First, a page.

Archaeologist Dr. Allen Pastron, under observation by Ohlone Indian and cultural resource consultant, Andy Galvan, conducted extensive excavation of the 1900 Fourth St. parking lot in 2014, searching for the remains of the West Berkeley Shellmound.  They found no historically significant remnants of the Shellmound within the parking lot grounds, and the results of their research have been made available to the public.

 click here to download an executive summary of the findings

 click here to download the complete archaeological report

Archeological research and investigation on the project site was carried out in phases from 1999 through 2014 by the Bay Area’s leading shellmound archeologist, Dr. Allen Pastron, under the direct supervision of Chochenyo Ohlone Indian monitor and cultural resource consultant Andrew Galvan. Their systematic program, which included borings (1999 & 2000), trenching (2014), and ground penetrating radar (2014), was designed to identify and evaluate archaeological resources in accordance with the California Environmental Quality Act (CEQA) guidelines. The primary focus was to determine whether intact and/or disturbed deposits of the West Berkeley Shellmound exist within the parking lot property.  Berkeley writer and historian Richard Schwartz provided pertinent historical data, and was present for parts of the archeological investigation.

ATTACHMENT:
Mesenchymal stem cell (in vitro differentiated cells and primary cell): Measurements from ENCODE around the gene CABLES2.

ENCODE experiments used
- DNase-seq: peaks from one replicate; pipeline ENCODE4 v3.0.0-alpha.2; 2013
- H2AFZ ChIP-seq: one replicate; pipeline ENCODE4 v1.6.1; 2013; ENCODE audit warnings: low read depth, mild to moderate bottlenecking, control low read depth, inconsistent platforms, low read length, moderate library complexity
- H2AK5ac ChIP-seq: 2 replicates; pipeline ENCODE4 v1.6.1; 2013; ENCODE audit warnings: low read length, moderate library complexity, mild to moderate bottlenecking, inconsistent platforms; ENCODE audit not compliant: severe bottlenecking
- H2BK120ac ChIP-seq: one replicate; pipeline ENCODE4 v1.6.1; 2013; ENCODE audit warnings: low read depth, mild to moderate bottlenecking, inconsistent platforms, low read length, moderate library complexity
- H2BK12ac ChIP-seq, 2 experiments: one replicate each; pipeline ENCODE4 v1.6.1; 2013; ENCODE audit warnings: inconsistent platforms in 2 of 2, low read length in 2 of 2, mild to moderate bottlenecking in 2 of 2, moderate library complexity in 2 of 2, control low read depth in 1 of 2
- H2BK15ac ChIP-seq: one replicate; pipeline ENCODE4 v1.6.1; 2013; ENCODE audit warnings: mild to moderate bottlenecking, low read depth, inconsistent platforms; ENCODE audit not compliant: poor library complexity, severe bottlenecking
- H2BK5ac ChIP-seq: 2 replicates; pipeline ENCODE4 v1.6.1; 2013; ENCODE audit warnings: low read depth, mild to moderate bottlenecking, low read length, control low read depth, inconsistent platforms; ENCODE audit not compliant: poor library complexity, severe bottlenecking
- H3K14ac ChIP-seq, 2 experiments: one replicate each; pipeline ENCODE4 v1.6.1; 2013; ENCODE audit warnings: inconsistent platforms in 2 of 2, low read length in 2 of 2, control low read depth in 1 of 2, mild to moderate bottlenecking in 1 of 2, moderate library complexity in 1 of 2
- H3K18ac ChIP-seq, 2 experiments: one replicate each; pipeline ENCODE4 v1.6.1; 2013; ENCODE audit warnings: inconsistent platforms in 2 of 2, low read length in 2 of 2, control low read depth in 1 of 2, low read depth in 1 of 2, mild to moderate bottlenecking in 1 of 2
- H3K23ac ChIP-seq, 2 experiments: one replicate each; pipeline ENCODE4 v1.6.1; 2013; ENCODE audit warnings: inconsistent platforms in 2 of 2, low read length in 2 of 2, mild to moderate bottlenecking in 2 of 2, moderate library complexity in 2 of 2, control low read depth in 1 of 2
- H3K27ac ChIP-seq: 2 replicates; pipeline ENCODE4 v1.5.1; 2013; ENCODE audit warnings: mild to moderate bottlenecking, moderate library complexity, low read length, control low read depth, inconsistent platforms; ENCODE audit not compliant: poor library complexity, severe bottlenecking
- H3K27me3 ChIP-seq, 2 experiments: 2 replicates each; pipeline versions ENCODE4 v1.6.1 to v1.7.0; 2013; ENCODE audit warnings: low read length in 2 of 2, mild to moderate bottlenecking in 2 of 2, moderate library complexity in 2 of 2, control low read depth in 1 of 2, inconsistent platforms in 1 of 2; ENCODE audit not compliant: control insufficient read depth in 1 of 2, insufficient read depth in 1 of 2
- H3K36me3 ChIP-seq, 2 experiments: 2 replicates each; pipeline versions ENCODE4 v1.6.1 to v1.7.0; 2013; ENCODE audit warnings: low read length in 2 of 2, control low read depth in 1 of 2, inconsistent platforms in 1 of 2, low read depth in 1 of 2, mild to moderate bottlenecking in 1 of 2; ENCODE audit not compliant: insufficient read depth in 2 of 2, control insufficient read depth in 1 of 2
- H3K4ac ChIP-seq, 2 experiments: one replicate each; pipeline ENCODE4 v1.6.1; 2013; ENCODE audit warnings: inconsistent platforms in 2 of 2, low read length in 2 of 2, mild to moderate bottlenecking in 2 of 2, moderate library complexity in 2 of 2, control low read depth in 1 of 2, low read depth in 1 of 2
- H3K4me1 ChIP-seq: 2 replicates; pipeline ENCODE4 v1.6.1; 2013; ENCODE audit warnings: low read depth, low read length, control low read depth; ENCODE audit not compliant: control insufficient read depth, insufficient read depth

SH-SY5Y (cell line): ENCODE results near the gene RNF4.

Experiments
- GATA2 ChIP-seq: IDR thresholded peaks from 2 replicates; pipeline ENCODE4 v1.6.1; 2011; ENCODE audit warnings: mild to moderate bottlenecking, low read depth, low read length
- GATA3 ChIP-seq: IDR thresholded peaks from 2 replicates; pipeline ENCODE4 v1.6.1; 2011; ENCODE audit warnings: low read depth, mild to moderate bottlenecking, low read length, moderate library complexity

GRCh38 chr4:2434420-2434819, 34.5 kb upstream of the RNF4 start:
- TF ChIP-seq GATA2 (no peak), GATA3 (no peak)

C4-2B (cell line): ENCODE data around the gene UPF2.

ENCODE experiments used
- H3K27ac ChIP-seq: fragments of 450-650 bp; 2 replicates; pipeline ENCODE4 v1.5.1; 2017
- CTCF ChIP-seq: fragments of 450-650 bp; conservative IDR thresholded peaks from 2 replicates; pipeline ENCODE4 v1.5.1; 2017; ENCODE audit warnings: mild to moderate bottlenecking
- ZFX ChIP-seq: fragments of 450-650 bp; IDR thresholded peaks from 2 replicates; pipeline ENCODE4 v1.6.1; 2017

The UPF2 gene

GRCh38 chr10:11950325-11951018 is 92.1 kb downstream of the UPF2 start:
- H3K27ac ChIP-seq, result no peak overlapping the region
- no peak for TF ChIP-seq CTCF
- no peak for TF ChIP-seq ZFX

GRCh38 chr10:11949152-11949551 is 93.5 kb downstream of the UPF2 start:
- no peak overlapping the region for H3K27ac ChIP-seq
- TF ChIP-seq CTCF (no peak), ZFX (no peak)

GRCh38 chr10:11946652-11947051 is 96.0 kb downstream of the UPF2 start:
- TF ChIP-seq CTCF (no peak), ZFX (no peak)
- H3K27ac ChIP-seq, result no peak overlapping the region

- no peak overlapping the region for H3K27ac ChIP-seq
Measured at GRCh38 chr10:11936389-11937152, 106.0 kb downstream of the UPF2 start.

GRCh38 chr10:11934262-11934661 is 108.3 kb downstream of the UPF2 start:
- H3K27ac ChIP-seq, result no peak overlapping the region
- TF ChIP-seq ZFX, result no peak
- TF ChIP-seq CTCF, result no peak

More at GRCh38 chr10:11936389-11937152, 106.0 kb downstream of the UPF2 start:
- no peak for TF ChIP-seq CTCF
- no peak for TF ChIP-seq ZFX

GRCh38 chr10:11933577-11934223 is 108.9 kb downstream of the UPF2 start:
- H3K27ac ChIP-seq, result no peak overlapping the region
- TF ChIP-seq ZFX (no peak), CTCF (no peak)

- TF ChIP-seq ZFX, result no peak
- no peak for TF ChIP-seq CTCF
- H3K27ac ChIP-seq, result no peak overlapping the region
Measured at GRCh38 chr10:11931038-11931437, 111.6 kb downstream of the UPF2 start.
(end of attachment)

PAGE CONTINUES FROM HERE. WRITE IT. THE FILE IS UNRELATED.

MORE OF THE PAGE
Dr. Pastron’s & Mr. Galvan’s work established with a high level of certainty that the West Berkeley Shellmound is not underneath any part of the site. They found no historically significant remnants within the parking lot site. In fact, prior to the intensive development of the Bay Area, the 1900 Fourth parking lot was primarily under water near the original shoreline, covered with marshy land and willow trees, as can be seen in historical maps as well as the soil profile seen during excavation. 

The parking lot had been landmarked by the City of Berkeley based on the possibility of what lay beneath the surface. This was a speculative and cautionary move in the absence of real scientific evidence available in 2000 as the presence of Shellmound on the site had never been properly examined. The landmarked locations included the 1900 Fourth site and the two blocks to the west – not to the properties surrounding the site to the East, North or South.

Because this site had been flagged for this potential, the archeological team completed the highest level of scrutiny on the ground, using the most cutting-edge and rigorous techniques. Dr. Allen Pastron’s archeological testing included borings, trenching, and ground penetrating radar. This archeology went above and beyond what was required by law. The law requires a higher level of investigation at 1900 Fourth than what is required on other properties due to its Landmark status. All of the archeological work was supervised and directly observed by a Chochenyo Ohlone monitor.